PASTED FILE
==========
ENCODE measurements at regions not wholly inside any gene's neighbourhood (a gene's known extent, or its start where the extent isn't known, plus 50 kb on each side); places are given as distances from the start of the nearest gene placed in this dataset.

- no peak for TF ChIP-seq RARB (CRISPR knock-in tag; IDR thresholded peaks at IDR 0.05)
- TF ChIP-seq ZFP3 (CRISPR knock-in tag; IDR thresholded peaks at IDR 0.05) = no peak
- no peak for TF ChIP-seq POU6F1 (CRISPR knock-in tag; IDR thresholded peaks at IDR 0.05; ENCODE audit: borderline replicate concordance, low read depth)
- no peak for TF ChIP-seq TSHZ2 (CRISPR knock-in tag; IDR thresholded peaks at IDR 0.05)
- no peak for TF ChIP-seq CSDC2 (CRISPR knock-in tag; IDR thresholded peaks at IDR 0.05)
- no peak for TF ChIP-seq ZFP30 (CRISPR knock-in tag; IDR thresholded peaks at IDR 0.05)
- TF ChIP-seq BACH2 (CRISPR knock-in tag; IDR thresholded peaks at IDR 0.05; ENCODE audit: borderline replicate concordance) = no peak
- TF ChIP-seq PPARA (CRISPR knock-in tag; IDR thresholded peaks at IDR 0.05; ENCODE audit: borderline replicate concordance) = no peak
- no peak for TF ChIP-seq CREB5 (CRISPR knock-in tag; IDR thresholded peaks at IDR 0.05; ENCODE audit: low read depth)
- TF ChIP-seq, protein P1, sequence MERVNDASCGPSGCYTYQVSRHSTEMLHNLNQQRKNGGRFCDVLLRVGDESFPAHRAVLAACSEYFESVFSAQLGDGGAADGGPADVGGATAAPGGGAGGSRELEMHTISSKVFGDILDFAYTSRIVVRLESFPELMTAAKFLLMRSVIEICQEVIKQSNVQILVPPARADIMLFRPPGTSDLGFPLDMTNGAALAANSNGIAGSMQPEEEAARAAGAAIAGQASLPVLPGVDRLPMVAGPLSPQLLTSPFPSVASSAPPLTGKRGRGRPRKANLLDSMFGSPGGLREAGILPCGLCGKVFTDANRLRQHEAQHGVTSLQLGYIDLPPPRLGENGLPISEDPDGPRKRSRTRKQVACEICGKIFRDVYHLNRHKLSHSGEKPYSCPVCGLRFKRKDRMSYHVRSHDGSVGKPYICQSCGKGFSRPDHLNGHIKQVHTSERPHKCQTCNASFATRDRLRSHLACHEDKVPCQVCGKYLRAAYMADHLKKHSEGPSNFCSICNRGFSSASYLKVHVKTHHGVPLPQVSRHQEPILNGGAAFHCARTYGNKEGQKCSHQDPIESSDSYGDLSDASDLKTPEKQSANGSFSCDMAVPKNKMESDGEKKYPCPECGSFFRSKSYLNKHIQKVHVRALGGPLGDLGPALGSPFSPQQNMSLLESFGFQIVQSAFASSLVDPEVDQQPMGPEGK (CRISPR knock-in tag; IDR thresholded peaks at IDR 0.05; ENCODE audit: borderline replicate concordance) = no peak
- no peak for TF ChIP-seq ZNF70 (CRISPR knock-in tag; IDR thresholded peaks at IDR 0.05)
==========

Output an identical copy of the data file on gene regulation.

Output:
ENCODE measurements at regions not wholly inside any gene's neighbourhood (a gene's known extent, or its start where the extent isn't known, plus 50 kb on each side); places are given as distances from the start of the nearest gene placed in this dataset.

- no peak for TF ChIP-seq RARB (CRISPR knock-in tag; IDR thresholded peaks at IDR 0.05)
- TF ChIP-seq ZFP3 (CRISPR knock-in tag; IDR thresholded peaks at IDR 0.05) = no peak
- no peak for TF ChIP-seq POU6F1 (CRISPR knock-in tag; IDR thresholded peaks at IDR 0.05; ENCODE audit: borderline replicate concordance, low read depth)
- no peak for TF ChIP-seq TSHZ2 (CRISPR knock-in tag; IDR thresholded peaks at IDR 0.05)
- no peak for TF ChIP-seq CSDC2 (CRISPR knock-in tag; IDR thresholded peaks at IDR 0.05)
- no peak for TF ChIP-seq ZFP30 (CRISPR knock-in tag; IDR thresholded peaks at IDR 0.05)
- TF ChIP-seq BACH2 (CRISPR knock-in tag; IDR thresholded peaks at IDR 0.05; ENCODE audit: borderline replicate concordance) = no peak
- TF ChIP-seq PPARA (CRISPR knock-in tag; IDR thresholded peaks at IDR 0.05; ENCODE audit: borderline replicate concordance) = no peak
- no peak for TF ChIP-seq CREB5 (CRISPR knock-in tag; IDR thresholded peaks at IDR 0.05; ENCODE audit: low read depth)
- TF ChIP-seq, protein P1, sequence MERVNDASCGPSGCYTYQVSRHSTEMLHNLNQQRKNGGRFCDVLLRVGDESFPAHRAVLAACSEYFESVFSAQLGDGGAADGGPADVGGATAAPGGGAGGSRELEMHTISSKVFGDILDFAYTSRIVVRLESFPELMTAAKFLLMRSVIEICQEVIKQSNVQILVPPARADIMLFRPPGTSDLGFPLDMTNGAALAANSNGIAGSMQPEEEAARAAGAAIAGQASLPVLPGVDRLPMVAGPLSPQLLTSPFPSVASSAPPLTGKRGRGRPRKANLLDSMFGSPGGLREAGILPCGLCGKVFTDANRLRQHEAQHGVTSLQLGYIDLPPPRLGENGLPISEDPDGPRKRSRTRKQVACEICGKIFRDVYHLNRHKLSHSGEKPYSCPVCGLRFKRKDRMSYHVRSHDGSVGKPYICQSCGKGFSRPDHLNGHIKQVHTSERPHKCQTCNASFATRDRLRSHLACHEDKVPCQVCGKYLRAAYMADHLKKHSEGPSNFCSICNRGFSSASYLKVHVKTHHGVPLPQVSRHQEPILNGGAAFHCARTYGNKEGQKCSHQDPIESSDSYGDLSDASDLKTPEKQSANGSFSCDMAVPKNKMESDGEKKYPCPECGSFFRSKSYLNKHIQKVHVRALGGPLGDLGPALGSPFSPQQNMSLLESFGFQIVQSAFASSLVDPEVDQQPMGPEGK (CRISPR knock-in tag; IDR thresholded peaks at IDR 0.05; ENCODE audit: borderline replicate concordance) = no peak
- no peak for TF ChIP-seq ZNF70 (CRISPR knock-in tag; IDR thresholded peaks at IDR 0.05)